Quebec says private schools can't force students to wear masks in classrooms

Some Quebec private schools say they'll go beyond provincial guidelines and require students to wear masks at all times, even in classrooms. The province says they can't.

Province says private schools must use same guidelines as public schools

Ontario’s back-to-school plan, announced Thursday, has elementary students returning to school full-time, and all-day mask wear required for students in Grades 4 to 12. (Martin Bureau/AFP/Getty Images)

Quebec's Education Ministry says private schools in the province can't go beyond COVID-19 public health guidelines set for public schools, and require students to wear masks in classrooms.

Some private schools have told CBC they'll defy the government and do it anyway.

"We'll be wearing masks basically 24/7. The masks will be worn constantly," Katherine Nikidis, head of Montreal's Trafalgar School for Girls, told CBC in an interview Monday. 

The provincial back-to-school plan, announced earlier this month, states that students in Grade 5 and above must wear masks when moving about the school, but masks won't be required in classrooms, in the gym or while eating lunch in the cafeteria.

Last week, the province said public school boards and service centres couldn't go further and set their own policies.

Now Quebec's Education Ministry says the same thing applies to private schools.

"Private educational institutions do not have public health powers and could not, within the framework of the powers granted to them in the Education Act, require all students to wear face coverings at all times at school,"  Esther Chouinard, a spokesperson for the ministry, told CBC in an email.

"They can advise them without being able to compel them," she continued.

Some private schools ignoring directive

Trafalgar and several other private schools in Quebec are going ahead with full-time mask requirements, in spite of the provincial directive.

"I know that the government has stipulated that they don't need to be worn during class but we feel the first few weeks of school we want to be quite vigilant and ensure that we're taking extra precautions," Nikidis said.

Katherine Nikidis, head of Trafalgar School for Girls in Montreal, told CBC her school will require students to wear masks in classrooms in spite of the fact the province says private schools don't have the power to enact such requirements. (Trafalgar School)

She said she's aware of the ministry's guidelines, but she's not concerned.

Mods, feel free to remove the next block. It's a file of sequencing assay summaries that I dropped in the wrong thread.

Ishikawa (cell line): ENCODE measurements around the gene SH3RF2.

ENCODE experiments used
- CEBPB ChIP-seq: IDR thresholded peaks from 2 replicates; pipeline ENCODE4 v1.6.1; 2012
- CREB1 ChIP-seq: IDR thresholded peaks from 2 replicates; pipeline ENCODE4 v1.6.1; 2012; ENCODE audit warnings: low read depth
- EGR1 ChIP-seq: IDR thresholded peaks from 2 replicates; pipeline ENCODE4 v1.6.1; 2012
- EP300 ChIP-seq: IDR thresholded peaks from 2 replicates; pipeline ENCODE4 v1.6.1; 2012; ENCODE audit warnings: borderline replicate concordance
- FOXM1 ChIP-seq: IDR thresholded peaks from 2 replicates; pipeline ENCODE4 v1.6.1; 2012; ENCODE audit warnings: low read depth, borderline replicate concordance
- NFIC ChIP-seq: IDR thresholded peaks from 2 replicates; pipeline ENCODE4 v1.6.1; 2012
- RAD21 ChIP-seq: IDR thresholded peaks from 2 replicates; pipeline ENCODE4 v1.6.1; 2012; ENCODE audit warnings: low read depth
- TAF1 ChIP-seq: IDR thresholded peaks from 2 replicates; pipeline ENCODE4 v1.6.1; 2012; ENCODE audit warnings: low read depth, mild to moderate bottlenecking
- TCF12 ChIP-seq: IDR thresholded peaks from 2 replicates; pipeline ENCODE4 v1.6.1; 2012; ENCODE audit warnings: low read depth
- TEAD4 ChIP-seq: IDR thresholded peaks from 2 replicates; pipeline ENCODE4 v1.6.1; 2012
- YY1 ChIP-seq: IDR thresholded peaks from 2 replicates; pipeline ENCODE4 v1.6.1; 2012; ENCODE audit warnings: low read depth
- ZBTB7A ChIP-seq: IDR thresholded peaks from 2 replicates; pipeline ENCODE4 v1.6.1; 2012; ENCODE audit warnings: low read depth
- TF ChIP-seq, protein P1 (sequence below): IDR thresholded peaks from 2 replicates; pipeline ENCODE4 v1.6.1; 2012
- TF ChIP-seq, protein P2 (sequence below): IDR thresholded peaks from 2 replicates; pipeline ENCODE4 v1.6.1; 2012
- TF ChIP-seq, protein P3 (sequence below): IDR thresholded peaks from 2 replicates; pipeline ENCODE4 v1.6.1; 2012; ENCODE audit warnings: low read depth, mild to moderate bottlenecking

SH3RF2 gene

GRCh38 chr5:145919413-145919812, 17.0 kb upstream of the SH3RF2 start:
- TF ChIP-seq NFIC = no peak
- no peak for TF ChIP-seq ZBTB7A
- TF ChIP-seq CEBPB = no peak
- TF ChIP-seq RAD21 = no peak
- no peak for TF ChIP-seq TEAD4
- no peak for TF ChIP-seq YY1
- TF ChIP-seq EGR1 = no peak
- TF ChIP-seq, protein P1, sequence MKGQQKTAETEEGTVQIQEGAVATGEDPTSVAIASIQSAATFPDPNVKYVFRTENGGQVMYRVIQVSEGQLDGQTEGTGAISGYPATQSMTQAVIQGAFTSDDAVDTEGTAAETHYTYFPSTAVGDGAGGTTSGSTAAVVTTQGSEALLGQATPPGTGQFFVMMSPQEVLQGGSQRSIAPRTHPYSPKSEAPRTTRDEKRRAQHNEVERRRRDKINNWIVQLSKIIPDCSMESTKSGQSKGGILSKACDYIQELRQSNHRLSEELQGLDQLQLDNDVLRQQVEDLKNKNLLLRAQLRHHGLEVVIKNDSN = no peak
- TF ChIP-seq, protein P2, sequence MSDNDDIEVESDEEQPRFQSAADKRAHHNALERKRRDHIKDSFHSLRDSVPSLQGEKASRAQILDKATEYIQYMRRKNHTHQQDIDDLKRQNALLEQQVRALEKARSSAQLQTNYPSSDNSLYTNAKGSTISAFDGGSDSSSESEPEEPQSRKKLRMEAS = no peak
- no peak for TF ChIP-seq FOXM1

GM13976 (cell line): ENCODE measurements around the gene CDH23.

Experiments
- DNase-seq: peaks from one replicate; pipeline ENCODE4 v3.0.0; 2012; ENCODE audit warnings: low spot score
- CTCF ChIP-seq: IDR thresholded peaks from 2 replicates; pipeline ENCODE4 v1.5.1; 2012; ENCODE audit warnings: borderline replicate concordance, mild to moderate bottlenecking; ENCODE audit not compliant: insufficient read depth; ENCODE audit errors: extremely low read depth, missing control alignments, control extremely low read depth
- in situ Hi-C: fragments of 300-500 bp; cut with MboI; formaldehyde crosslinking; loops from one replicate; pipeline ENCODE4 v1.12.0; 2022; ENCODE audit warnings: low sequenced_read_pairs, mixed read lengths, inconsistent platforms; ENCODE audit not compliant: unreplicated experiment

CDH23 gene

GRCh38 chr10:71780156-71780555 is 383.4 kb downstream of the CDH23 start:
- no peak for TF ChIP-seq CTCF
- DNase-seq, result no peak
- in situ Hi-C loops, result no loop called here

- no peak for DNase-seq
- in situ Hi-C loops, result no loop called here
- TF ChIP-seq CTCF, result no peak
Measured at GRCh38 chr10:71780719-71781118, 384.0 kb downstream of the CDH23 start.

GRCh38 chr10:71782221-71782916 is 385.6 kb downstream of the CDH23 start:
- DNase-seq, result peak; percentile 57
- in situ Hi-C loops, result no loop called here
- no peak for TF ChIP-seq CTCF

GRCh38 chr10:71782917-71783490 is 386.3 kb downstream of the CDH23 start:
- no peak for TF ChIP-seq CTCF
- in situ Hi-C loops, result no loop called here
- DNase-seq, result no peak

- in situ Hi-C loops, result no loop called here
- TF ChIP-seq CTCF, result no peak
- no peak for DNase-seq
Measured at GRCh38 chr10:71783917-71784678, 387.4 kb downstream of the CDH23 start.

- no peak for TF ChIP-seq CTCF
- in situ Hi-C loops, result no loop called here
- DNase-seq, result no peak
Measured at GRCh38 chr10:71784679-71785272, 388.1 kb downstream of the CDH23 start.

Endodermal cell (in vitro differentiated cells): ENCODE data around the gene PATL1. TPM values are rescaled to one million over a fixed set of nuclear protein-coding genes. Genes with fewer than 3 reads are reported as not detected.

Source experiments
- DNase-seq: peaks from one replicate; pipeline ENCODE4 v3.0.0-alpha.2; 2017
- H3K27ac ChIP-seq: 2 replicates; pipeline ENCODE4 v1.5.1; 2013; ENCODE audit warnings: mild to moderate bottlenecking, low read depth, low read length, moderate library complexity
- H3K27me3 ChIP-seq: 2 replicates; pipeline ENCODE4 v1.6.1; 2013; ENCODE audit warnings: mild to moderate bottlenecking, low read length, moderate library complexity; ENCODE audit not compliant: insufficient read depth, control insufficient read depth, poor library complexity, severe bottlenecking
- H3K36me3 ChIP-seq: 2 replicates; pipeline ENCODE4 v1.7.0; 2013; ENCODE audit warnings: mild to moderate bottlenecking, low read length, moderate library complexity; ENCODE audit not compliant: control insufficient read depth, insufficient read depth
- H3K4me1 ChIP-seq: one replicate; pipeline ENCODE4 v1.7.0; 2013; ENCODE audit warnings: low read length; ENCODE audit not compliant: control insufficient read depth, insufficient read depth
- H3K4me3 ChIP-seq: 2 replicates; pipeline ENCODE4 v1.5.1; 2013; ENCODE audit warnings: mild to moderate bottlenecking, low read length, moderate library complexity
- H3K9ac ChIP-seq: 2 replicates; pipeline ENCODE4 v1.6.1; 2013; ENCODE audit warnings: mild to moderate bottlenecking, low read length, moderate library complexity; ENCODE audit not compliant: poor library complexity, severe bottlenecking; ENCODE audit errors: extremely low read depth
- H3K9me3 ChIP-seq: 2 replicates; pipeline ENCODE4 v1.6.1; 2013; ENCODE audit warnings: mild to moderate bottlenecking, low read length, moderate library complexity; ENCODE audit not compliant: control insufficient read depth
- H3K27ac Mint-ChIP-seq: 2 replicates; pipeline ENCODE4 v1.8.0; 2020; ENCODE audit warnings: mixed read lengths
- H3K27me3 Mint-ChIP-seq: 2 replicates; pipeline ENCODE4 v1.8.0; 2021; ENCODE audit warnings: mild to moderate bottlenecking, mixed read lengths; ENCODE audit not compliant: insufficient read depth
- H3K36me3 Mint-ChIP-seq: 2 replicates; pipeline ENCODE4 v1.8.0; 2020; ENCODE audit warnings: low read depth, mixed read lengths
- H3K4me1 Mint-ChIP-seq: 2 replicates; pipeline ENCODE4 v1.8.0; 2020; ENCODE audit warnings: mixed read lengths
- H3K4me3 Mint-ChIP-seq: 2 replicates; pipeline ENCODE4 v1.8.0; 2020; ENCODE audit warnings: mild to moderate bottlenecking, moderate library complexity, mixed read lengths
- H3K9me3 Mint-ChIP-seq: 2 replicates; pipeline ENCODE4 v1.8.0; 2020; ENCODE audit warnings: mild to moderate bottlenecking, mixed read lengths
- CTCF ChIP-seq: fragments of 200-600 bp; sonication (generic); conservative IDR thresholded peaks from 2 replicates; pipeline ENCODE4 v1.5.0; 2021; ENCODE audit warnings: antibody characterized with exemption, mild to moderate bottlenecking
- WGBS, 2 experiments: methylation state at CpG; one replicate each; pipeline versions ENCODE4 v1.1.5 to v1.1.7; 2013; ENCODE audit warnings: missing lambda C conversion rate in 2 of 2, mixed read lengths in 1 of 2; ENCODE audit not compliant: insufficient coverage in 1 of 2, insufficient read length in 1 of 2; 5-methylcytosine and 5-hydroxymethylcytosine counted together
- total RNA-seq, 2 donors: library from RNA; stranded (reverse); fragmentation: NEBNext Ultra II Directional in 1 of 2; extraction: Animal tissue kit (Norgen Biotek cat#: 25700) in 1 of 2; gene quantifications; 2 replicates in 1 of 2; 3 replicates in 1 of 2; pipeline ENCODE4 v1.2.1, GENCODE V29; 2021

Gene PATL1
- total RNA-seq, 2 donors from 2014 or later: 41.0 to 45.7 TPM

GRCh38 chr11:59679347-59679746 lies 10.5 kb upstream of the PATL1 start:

"I don't see us having an issue with our students or our teachers complying," Nikidis said.

"If a situation arises where somebody feels that they can't wear a mask or they're being forced to wear a mask, obviously we would address it appropriately in terms of the legal requirements and what we're allowed to do," Nikidis continued.

"We'll see if we get called on it and, if the ministry is worried about how we're doing it, we'll respond accordingly," Nikidis said.

Some private schools going beyond provincial guidelines

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Montreal's Trafalgar School for Girls will require students to wear masks in classrooms. It says it's taking extra precautions to ensure the safety of everyone in the community.

But, she said, in the meantime, the requirement to wear masks in classrooms will stay in place.

"I feel that sometimes our role is to make the decisions that we know work best in our situations, making sure that we never under protect but, where necessary, we overprotect," Nikidis said.

Other Montreal private schools, including Sacred Heart School, The Study, and Loyola, are also requiring students to wear masks in classrooms.

Different rules for different schools

Some private schools are going a different route.

Ross Murray, director of communications for Stanstead College in Stanstead, told CBC the college would follow the same guidelines as public schools and allow students to remove masks while in class.

"It doesn't make sense for them to wear them all day long, so it's a matter of trying to find a balance," Murray said.

Nikidis said Trafalgar's decision came as a growing chorus of health care professionals recommended more stringent mask requirements.

"Up until last week, we were considering no masks in the classrooms. Following this weekend some of the directives or suggestions we heard from medical professionals, we felt it was important to really rethink that," she said.